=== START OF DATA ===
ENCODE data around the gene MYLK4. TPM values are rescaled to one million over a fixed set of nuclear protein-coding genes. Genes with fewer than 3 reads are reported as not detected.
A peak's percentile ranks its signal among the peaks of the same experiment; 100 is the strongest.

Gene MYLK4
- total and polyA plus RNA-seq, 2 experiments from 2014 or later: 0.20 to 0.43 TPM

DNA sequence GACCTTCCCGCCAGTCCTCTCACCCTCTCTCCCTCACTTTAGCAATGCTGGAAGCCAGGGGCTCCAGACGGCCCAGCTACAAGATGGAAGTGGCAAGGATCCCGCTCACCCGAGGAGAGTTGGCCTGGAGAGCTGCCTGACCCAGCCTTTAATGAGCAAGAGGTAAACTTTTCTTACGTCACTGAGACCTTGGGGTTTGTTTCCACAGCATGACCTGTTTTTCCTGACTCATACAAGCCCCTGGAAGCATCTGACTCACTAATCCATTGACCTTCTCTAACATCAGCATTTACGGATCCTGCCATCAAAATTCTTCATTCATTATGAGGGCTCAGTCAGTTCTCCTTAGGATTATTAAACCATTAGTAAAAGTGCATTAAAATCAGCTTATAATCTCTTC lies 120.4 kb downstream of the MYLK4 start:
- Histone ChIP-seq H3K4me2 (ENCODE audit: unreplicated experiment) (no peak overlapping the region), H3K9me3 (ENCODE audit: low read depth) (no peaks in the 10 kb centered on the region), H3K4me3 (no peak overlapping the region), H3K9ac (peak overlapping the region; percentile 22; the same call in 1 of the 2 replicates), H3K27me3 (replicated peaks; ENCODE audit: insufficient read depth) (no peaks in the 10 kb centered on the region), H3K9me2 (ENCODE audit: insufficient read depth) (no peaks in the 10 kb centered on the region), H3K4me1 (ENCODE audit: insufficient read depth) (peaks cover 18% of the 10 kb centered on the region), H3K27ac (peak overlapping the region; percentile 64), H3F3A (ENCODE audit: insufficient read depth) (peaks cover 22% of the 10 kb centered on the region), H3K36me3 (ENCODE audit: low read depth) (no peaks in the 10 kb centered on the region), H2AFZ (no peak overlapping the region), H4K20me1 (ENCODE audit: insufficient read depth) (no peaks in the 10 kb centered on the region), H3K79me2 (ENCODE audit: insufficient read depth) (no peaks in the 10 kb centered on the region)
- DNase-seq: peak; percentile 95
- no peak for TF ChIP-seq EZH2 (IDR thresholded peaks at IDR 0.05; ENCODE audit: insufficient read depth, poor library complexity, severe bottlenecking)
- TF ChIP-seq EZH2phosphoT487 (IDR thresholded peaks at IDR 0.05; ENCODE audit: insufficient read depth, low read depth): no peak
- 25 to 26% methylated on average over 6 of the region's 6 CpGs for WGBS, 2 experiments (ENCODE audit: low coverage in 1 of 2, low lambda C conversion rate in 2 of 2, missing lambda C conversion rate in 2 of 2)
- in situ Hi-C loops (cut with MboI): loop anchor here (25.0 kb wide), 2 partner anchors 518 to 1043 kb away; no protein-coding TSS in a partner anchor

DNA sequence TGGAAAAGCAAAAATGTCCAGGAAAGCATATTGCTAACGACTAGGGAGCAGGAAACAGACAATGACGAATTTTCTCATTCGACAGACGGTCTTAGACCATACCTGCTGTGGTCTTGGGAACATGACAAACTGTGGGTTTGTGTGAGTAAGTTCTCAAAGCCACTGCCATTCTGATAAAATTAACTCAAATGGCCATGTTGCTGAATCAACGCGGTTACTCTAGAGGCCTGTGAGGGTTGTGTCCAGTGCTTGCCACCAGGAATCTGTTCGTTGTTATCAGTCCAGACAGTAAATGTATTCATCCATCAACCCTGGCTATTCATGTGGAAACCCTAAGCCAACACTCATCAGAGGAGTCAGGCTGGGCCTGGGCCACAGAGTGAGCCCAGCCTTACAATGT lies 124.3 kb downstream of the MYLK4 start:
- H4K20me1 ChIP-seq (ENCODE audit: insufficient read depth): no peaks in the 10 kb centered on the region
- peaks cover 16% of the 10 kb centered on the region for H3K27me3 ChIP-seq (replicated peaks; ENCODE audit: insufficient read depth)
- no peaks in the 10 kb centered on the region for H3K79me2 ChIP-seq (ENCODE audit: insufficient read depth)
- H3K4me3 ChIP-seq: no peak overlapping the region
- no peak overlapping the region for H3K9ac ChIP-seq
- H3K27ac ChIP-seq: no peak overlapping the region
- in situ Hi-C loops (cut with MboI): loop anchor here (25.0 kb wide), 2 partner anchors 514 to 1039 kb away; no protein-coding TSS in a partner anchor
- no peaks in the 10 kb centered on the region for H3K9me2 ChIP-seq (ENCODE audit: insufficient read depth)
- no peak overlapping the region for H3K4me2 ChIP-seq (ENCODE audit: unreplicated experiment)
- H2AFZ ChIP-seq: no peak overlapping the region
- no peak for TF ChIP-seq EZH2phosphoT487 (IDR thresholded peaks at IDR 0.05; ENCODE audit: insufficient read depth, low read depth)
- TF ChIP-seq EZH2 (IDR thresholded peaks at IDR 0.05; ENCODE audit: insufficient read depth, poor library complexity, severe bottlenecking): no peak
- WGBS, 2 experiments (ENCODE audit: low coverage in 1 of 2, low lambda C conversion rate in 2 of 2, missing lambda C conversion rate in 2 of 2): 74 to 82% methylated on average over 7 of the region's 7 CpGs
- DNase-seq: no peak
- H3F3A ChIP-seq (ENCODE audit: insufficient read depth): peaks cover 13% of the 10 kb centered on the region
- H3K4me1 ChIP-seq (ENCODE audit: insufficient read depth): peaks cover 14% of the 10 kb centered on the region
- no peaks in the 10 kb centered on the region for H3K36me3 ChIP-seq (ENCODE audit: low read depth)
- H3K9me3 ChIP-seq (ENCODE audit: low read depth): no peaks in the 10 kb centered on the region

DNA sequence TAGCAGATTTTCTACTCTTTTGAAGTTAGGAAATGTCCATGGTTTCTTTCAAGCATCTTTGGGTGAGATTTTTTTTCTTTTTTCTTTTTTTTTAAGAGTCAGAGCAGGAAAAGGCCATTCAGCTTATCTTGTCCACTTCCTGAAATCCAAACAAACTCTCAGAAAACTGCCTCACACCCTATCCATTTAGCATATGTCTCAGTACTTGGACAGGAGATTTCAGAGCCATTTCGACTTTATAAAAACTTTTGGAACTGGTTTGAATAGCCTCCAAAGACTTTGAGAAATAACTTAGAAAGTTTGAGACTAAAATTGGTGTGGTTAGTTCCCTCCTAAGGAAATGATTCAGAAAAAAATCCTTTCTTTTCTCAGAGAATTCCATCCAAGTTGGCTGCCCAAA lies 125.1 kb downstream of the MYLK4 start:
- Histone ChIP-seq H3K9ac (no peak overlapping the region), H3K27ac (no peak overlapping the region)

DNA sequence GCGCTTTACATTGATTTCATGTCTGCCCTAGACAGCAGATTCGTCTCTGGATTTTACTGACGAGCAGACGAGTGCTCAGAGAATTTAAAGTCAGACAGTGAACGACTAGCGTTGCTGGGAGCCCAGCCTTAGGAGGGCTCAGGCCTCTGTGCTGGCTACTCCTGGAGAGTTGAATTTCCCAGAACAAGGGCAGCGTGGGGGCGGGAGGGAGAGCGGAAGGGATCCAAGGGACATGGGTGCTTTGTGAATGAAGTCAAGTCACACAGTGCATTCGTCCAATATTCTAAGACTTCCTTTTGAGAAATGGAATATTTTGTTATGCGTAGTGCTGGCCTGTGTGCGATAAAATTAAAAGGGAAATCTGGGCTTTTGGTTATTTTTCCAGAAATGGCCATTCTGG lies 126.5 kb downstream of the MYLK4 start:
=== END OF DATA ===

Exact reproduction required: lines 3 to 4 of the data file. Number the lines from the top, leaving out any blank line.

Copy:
Gene MYLK4
- total and polyA plus RNA-seq, 2 experiments from 2014 or later: 0.20 to 0.43 TPM